JO Sports Inc.

Regular price $300.00

HISTORY: On March 3, 2012 at the Esprit Arena in Dusseldorf, Germany world heavyweight champion Wladimir Klitschko defended his title against Jean-Marc Mormeck. Klitschko knocked Mormeck out in the 4th round. Dan Raphael reported, "

Klitschko, 35, of Ukraine but a hero in Germany, is the No. 1 heavyweight on the planet, the legitimate champion in the midst of a historic title reign that began in 2006. He is 6-foot-6, a chiseled 245 pounds and possesses tremendous one-punch power in his right hand and a murderous jab. Mormeck, France's most popular active fighter, is 39, stands only 5-11, weighs 216 pounds and is not a big puncher. Moreover, the former cruiserweight champion had not fought in 15 months and in his three-fight heavyweight campaign (following a more than two-year retirement) he had looked positively awful. He looked bad against club fighter Vinny Maddalone, got a hometown gift decision against Fres Oquendo and was almost as lucky to escape with a hometown split decision against Timur Ibragimov. There is a reason he was a massive, massive underdog against Klitschko, who hand-picked Mormeck for his 11th defense even though Mormeck was one of the most unworthy heavyweight title challengers in recent boxing history. Klitschko and his older brother, fellow champ Vitali Klitschko, have essentially cleaned out the top 10 of those willing to face them. So Wladimir, who fought only once last year in his wipeout of former titlist David Haye (who ended Mormeck's second cruiserweight title reign before moving up in weight), took this soft-touch fight and still drew a crowd of about 50,000 to Esprit Arena for a fight originally scheduled for December but postponed when Klitschko needed surgery to remove a kidney stone a week before the bout. Hopefully, the fans got a dose of entertainment from the theatrical ring walks because that was about as much drama as there was. Klitschko, as expected, dominated Mormeck, who could not do anything whatsoever against the champion in one of the most pathetic displays a heavyweight title challenger has ever put forth. Try these stats on for size, courtesy of CompuBox: Mormeck was 0-for-2 in first-round punches, 1-for-5 in the second round, 2-for-8 in the third round and 0-for-4 in the fourth round. That means in the 10 minutes, 12 seconds that the fight lasted, Mormeck landed only three punches out of 19 thrown (a putrid 16 percent). Klitschko, meantime, landed 39 of 135 (29 percent) and scored a spectacular knockout. The size, speed, power and talent disparity was stark. Klitschko more or less used the first round to feel Mormeck out and leaned on him, almost to excess, in order to sap some of his energy. (That's an old trick taught by his trainer, Emanuel Steward.) But then it was basically target practice for Klitschko. You got the feeling that he could have ended the fight any time he pleased. When he finally began to let his hands go, he dropped Mormeck with a clean right hand in the second round. He continued to abuse him in the third round and then put together a nasty three-punch combination to end the fight -- a left hook, right hand and another left. Mormeck went down and, although he tried to beat the count, referee Luis Pabon counted him out at 1 minute, 12 seconds. The knockout gave Klitschko No. 50 of his career, a milestone for sure. He moved alone into fifth place on the all-time list for knockouts by a heavyweight champion, breaking the tie had been in with Hall of Fame legends Joe Louis and Jack Dempsey. Klitschko, a 1996 Olympic gold medalist and a two-time champion, also moved to 18-2 with 15 knockouts in world title fights with no obvious challenger on the horizon. So Klitschko will keep on going and try to rack up defenses. He does owe Tony Thompson, whom he knocked out in the 11th round of a 2008 mandatory defense, another mandatory shot, so he is probably next. Klitschko would like to come to America before the end of the year and could face Cristobal Arreola -- who was already knocked out by Vitali in a title bout -- in the U.S. in the fall. Whomever Klitschko faces next, he is likely to be another significant underdog against a star champion who has won all of his defenses in dominant fashion and not been even remotely challenged in any of them. " Offered here is an original, official program for this event which has been signed by Wladimir Klitscho. From the collection of Klitschko's manager and has a letter from him attesting to the autographs.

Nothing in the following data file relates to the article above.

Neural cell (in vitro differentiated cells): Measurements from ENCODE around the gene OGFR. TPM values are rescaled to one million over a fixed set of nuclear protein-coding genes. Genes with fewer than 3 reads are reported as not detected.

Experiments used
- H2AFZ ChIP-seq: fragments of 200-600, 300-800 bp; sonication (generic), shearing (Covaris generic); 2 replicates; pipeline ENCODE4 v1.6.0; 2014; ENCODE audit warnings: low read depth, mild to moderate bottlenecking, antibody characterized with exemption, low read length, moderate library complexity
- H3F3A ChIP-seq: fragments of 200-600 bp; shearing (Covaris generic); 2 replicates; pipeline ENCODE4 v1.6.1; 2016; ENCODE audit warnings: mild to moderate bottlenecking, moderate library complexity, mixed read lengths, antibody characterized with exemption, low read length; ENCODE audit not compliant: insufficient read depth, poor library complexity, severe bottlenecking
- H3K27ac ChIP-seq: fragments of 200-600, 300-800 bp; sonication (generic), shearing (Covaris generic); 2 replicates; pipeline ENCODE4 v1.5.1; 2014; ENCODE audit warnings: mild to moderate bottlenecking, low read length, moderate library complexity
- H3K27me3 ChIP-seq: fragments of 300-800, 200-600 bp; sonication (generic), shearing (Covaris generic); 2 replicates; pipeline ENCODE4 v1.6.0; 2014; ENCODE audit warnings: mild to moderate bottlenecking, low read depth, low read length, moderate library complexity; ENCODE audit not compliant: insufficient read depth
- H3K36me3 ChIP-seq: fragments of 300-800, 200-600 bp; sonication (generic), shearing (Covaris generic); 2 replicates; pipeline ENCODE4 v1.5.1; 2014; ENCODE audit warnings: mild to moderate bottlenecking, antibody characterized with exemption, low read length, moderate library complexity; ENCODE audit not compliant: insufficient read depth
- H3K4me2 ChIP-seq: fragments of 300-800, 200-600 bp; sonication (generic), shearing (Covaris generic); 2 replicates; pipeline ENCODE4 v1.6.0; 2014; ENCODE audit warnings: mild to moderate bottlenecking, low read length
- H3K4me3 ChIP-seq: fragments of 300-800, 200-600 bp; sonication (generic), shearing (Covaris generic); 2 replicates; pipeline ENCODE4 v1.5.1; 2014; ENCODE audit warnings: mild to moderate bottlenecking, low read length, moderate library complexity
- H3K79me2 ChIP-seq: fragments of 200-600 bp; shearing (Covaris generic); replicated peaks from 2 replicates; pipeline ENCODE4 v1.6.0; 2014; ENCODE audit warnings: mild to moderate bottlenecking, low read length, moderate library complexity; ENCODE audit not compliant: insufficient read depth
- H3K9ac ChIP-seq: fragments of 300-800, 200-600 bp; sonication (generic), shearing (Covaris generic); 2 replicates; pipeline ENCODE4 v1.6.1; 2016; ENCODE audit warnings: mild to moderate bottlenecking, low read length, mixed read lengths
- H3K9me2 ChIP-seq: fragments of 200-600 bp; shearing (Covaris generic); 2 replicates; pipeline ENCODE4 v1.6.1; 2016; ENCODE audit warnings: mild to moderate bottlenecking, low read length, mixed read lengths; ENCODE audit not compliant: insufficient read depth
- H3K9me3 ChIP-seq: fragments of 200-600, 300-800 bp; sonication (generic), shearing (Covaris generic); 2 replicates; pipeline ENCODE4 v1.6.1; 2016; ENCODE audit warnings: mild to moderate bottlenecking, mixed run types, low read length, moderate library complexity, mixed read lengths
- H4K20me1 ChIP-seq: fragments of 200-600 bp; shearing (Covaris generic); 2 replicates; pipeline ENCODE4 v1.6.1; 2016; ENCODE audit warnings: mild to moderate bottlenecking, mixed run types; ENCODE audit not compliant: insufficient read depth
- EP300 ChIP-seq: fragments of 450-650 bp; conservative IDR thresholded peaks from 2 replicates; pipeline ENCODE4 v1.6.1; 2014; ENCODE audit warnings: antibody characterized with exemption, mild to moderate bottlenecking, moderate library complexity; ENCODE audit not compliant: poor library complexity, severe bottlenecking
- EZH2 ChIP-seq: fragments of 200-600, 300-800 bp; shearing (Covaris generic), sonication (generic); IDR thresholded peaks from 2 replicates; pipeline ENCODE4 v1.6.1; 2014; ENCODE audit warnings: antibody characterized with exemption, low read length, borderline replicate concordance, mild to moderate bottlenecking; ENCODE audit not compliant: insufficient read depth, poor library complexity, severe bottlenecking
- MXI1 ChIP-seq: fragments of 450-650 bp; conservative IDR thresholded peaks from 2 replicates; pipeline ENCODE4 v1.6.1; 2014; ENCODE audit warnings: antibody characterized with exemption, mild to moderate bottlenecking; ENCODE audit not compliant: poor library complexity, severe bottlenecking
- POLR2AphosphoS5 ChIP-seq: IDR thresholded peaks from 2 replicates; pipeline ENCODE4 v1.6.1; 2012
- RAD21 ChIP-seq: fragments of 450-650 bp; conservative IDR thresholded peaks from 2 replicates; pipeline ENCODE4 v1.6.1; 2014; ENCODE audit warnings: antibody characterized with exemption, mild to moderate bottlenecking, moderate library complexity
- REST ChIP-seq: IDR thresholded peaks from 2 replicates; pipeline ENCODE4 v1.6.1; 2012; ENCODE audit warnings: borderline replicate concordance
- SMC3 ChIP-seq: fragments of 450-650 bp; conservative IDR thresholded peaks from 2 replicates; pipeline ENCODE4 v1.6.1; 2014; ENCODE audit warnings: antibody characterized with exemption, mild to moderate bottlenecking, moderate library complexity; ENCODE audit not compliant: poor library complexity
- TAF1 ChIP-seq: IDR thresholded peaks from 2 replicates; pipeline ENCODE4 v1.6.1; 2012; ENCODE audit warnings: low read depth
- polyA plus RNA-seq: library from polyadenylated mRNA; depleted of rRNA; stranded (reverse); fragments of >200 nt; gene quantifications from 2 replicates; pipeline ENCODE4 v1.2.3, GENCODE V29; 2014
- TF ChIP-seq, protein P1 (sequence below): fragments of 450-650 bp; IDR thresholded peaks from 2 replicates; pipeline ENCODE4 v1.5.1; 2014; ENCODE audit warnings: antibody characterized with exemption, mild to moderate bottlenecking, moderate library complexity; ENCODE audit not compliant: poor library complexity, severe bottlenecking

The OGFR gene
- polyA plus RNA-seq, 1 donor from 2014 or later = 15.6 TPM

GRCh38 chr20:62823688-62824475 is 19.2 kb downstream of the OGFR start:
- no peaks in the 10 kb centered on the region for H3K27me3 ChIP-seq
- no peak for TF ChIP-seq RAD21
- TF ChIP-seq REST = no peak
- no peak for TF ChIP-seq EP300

FULL DESCRIPTION: This is an original, official program picturing both on the cover. 32 pages complete including covers. Boldly signed on cover in black sharpie by Wladimir Klitschko. Tight binding. Clean inside and out. Not creased or torn. Minor edge and corner wear. 9" x 12."  From the collection of Klitschko's manager and has a letter from him attesting to the autographs. 

Size: 9" x 12"

Condition: Excellent